The statistical conclusion is clear: changes in y are related to changes in x. The scientific question is, how well do changes in x account for changes in y? We can answer this question if we square r to get R2: How well do changes in x account for changes in y? Not well: changes in x account for 7% of the variation in y. The scatterplot in Fig. 4, top middle, confirms this weak relationship.
Bear in mind that a correlation may not be meaningful even when changes in x account for most of the changes in y (Fig. 9). The message: a scatterplot is essential if you want to interpret a correlation.
A correlation is not meaningful if x and y are related through computation. For some physiological response, suppose we consider the initial value yi and the subsequent change Δy to be drawn at random from a normal distribution with mean μ = 0 and standard deviation σ = 1. There is no relationship between the change Δy and the initial value yi (Fig. 10). But if we calculate the final value yf as yf = yi + Δy, we create an obvious relationship between the final value yf and the initial value yi. This phenomenon is one example of spurious correlation, recognized by Pearson (34) and condemned by Neyman (31): “Spurious correlations have been ruining empirical statistical research from times immemorial.”
A correlation is also not meaningful if x and y are values that result from different ways of measuring the same thing (2, 23, 26, 27, 40). In this situation, x and y will be related simply because they estimate the same quantity.
Imagine this: you discover that changes in y are related to changes in x (P = 0.01) and, even better, that changes in x account for 90% of the variation in y. You like this. A lot. But what do you make of this result? You have three choices:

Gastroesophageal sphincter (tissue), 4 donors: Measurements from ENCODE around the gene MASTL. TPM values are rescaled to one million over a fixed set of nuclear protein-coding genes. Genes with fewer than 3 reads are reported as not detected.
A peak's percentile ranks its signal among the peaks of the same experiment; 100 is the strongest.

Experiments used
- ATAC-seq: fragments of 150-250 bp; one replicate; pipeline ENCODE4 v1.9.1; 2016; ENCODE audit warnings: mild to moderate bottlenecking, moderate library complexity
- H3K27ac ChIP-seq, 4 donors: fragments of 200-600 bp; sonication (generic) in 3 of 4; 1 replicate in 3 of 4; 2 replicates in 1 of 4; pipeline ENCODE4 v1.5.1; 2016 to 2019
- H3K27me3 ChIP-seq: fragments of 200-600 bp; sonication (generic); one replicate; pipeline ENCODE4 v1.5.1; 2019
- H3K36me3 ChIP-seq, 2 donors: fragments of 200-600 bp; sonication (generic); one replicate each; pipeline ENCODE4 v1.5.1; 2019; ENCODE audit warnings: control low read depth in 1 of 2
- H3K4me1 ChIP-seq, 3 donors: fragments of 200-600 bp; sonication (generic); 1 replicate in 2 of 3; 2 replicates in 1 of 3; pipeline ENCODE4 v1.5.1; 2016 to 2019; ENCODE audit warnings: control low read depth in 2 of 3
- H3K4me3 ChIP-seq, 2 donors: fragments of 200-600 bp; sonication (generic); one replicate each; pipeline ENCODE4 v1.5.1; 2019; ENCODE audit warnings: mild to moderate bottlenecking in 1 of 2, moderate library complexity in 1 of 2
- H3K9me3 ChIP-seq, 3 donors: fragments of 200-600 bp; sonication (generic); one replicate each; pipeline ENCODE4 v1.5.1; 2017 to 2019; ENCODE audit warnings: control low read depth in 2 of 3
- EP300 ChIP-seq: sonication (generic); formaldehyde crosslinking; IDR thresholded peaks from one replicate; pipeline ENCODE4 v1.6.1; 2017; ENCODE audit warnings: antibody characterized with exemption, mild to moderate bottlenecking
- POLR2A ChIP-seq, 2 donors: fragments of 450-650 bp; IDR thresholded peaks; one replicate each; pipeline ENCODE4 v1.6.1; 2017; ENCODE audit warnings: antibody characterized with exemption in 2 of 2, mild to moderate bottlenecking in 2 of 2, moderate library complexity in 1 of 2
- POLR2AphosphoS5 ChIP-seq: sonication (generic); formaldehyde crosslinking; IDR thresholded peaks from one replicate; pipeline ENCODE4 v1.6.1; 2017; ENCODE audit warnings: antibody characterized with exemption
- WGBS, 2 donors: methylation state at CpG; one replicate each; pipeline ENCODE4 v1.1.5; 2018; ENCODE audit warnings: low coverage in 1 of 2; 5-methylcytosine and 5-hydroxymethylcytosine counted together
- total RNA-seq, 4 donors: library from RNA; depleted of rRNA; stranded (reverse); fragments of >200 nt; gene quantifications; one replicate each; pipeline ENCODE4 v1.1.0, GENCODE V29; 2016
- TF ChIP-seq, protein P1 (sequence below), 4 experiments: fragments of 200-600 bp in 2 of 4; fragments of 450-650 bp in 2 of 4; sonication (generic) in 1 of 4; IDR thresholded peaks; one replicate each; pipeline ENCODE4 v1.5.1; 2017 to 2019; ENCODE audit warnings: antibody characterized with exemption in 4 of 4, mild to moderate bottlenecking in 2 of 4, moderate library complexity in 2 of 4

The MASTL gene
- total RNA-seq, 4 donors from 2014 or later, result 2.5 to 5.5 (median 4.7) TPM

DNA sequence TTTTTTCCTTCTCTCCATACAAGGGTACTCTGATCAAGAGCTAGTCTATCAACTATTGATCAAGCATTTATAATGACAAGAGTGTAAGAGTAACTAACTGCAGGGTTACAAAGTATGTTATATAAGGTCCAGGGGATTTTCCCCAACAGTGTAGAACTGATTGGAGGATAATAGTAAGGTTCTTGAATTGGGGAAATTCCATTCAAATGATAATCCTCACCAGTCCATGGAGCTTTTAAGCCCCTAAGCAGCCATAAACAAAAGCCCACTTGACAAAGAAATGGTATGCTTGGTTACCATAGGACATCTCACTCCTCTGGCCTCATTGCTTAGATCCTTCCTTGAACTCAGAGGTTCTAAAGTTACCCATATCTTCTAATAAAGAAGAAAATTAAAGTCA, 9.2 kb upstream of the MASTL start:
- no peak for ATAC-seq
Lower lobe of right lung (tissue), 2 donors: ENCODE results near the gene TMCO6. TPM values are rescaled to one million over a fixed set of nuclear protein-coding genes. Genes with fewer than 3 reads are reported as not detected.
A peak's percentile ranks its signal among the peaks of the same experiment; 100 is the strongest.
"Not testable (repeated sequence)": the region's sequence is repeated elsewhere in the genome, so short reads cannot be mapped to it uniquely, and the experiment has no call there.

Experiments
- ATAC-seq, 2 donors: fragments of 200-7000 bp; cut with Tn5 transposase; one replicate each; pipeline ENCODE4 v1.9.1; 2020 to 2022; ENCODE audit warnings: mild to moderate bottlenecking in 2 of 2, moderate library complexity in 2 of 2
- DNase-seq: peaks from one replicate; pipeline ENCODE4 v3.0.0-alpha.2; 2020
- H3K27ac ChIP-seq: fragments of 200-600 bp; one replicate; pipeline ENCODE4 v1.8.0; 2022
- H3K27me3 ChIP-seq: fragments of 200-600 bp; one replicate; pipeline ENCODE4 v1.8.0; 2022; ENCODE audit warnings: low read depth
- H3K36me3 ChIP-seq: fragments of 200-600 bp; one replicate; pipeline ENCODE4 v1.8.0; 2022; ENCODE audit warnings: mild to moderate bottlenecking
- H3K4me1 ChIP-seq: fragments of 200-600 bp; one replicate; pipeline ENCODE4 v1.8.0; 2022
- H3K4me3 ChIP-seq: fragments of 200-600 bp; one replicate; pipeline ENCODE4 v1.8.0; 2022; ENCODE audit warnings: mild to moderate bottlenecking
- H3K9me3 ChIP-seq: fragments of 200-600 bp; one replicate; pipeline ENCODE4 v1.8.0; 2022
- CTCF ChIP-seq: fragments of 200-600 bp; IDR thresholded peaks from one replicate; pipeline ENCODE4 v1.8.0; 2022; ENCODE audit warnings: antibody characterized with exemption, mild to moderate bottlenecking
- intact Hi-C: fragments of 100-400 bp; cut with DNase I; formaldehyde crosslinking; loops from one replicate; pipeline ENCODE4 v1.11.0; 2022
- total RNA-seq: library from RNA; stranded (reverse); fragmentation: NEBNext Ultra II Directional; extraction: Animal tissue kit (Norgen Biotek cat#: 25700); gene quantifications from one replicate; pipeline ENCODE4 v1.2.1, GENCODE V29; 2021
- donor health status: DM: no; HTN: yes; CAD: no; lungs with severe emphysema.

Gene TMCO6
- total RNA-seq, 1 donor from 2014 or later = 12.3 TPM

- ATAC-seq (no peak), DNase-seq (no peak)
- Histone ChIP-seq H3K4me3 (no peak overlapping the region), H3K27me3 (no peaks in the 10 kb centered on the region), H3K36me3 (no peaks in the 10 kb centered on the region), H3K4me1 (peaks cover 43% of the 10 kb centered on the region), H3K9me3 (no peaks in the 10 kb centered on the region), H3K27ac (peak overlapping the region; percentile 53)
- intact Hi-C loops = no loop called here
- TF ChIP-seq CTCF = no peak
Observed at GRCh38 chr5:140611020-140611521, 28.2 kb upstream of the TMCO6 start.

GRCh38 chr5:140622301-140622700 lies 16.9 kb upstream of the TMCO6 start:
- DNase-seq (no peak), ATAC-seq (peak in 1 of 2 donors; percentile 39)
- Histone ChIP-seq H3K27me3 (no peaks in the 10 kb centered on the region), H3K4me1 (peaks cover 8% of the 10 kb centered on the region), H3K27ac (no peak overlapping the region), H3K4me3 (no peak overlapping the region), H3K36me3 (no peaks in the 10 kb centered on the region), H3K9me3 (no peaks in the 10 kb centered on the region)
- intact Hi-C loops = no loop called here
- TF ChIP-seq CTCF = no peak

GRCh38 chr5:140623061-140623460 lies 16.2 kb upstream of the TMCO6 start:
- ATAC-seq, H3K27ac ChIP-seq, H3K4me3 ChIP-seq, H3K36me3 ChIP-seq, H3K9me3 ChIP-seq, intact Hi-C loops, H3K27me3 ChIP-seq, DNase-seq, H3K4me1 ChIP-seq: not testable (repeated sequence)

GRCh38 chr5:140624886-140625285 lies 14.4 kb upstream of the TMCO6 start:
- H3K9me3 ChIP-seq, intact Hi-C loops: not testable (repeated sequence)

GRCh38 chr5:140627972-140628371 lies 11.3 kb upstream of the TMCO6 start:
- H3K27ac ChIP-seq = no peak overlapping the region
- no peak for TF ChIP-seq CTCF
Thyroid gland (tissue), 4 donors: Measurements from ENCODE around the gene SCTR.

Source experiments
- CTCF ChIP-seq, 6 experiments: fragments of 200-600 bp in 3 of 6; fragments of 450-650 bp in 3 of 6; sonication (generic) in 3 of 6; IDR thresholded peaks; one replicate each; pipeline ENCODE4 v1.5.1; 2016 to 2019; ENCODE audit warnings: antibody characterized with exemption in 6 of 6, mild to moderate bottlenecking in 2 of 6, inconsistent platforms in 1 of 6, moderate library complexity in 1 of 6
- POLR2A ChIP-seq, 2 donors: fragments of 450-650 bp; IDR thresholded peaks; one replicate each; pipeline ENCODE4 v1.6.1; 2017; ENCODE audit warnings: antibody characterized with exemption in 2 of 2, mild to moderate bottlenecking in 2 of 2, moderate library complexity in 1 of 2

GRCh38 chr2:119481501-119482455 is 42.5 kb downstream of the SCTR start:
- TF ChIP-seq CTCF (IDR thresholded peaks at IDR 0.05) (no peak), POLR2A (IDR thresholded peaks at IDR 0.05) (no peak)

1. Changes in x result in changes in y.
2. Changes in y result in changes in x.
3. Changes in z result in changes in x and y.
From correlation alone, you have no idea what is going on.
When I teach my statistics course, I use these examples (24) to illustrate the tenuous nature of correlation:
Lice make you healthy. You say you want evidence? On islands in the South Pacific, healthy people have lice. Sick people do not. What more do you need? The explanation? When someone gets sick, they often develop a fever. Lice do not like higher temperatures.
There is a tight relationship between the salaries of Presbyterian ministers in Massachusetts and the price of rum in Havana. The difficult question is, do the ministers support the rum trade, or do they profit from it? The answer is neither: worldwide inflation affects salaries and the price of rum.
In the first example, it is not that lice (x) make you healthy (y). Rather, it is that being sick with a fever (y) drives off lice (x). In the latter example, worldwide inflation (z) affects salaries (x) and the price of rum (y).
As this exploration has demonstrated, correlation estimates the magnitude of a simple straight-line relationship between two variables, and it embodies the fundamental concepts of statistical significance and scientific importance (5, 6, 10). Still, correlation cannot help us decide if changes in x result in changes in y, if changes in y result in changes in x, or if changes in a third variable result in simultaneous changes in x and y. Correlation can help provide us with evidence that study of the nature of the relationship between x and y may be warranted in an actual experiment in which one of them is controlled.
In the next installment of this series, we will explore regression, a technique that, like correlation, also estimates the nature of a straight-line relationship between two variables. Unlike correlation, however, regression can estimate the nature of different kinds of relationships between two variables. Because of this versatility, regression is a far more useful technique.
No conflicts of interest, financial or otherwise, are declared by the author(s).
I thank John Ludbrook (Department of Surgery, The University of Melbourne, Melbourne, Victoria, Australia) and Lori Silveira and Matthew Strand (National Jewish Health, Denver, CO) for their helpful comments and suggestions.
↵1 This file is available through the Supplemental Material link for this article at the Advances in Physiology Education website.
↵3 The notation click A | B means click A, then click B.
↵4 CRAN stands for Comprehensive R Archive Network. A mirror is a duplicate server.
↵7 One test statistic with which we can assess H0: ρ = 0 is the familiar t statistic. Because the distribution of the sample correlation coefficient r is complex (Fig. 5), we compute t as where n is the number of sample observations (30, 40). The degrees of freedom for this t distribution is n − 2.
- Copyright © 2010 the American Physiological Society